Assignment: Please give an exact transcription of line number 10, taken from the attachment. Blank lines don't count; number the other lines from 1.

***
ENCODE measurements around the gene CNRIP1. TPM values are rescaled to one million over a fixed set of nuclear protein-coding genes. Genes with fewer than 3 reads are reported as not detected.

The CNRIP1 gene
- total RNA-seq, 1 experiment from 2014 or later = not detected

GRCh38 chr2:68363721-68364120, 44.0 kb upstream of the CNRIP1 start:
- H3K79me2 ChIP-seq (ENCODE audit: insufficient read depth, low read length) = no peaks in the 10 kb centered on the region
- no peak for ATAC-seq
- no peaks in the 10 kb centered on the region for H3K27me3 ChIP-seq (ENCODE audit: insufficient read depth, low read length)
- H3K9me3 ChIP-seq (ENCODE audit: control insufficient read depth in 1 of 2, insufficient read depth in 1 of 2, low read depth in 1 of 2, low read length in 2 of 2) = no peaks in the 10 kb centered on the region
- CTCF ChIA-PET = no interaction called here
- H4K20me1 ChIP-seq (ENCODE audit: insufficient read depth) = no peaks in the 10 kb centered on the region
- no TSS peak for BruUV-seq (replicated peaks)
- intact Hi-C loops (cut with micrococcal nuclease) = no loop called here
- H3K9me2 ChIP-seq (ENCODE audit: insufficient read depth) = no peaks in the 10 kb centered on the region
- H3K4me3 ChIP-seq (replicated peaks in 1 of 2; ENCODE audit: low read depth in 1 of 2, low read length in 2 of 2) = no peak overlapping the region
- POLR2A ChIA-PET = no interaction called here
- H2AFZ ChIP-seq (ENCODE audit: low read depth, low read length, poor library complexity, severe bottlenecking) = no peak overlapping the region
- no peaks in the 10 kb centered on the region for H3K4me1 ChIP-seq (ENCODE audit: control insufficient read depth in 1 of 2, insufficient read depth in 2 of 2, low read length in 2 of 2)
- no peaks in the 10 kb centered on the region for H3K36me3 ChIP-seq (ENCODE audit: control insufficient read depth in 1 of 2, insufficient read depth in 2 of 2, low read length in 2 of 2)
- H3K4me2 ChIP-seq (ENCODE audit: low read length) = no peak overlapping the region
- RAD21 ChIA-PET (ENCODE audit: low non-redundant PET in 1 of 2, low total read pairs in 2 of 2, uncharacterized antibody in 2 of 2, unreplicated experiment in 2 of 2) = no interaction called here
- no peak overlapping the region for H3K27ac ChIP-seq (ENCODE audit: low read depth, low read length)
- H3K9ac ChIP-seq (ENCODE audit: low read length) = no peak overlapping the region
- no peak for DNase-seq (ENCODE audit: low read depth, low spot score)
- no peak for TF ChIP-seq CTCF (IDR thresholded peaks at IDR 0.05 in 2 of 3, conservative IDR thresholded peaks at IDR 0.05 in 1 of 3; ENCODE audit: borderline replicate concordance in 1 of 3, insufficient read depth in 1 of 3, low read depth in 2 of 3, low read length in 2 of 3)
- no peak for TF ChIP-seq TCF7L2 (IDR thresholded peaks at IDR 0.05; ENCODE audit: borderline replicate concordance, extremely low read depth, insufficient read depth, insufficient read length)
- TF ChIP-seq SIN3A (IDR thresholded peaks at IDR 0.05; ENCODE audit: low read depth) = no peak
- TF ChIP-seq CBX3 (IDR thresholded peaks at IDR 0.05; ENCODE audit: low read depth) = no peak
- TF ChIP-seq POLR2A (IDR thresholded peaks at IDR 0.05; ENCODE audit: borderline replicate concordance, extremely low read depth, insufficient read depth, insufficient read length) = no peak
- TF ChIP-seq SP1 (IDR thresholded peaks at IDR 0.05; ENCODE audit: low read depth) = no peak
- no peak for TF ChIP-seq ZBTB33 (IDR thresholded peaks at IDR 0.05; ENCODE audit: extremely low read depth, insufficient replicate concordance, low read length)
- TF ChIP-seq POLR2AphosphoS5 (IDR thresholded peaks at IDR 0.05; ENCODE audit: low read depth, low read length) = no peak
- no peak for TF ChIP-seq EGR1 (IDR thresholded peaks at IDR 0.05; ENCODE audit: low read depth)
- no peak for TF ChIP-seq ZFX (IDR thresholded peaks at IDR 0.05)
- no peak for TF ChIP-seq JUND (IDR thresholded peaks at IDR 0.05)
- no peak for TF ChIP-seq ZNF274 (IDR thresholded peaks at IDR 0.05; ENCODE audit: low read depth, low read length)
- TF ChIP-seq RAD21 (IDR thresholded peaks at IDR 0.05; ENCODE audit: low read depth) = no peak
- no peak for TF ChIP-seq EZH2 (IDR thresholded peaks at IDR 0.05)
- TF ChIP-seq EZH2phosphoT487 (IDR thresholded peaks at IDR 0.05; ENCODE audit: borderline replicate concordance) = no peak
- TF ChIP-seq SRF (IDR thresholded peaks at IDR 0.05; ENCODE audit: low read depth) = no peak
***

- H4K20me1 ChIP-seq (ENCODE audit: insufficient read depth) = no peaks in the 10 kb centered on the region